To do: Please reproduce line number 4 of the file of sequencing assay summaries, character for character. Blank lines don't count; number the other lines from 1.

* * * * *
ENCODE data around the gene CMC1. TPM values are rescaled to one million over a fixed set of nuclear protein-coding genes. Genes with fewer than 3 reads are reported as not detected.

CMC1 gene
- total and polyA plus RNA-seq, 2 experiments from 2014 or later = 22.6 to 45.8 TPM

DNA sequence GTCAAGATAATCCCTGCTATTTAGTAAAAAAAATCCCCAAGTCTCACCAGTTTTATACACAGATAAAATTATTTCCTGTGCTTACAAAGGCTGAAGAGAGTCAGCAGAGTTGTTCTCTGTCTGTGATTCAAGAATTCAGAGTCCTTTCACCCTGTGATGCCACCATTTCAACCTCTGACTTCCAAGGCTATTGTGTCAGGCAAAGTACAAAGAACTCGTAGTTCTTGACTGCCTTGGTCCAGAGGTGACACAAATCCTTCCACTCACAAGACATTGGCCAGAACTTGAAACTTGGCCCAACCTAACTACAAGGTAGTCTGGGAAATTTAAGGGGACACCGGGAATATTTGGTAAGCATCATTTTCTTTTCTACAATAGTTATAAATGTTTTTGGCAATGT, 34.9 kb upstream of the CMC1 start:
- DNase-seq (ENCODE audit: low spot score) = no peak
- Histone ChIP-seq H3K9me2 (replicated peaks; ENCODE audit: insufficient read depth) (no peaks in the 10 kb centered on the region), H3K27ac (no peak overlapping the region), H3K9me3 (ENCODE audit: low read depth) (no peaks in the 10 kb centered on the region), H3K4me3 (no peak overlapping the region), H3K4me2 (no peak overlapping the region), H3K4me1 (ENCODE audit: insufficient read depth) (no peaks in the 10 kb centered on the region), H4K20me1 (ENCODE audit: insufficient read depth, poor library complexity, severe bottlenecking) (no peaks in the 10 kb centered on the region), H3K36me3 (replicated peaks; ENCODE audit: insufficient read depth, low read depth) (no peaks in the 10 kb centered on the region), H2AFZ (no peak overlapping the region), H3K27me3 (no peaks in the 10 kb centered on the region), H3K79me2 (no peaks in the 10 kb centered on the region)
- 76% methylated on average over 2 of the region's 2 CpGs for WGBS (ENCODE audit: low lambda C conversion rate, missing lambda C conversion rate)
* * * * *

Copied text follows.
DNA sequence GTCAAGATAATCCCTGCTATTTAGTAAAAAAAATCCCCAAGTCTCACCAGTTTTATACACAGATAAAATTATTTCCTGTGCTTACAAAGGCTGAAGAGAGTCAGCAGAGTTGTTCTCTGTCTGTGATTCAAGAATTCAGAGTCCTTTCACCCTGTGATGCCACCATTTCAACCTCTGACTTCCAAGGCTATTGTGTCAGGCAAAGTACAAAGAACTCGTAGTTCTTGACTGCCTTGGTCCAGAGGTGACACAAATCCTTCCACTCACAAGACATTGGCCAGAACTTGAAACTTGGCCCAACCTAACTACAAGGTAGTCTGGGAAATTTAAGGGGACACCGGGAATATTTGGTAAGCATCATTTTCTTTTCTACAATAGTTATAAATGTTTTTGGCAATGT, 34.9 kb upstream of the CMC1 start: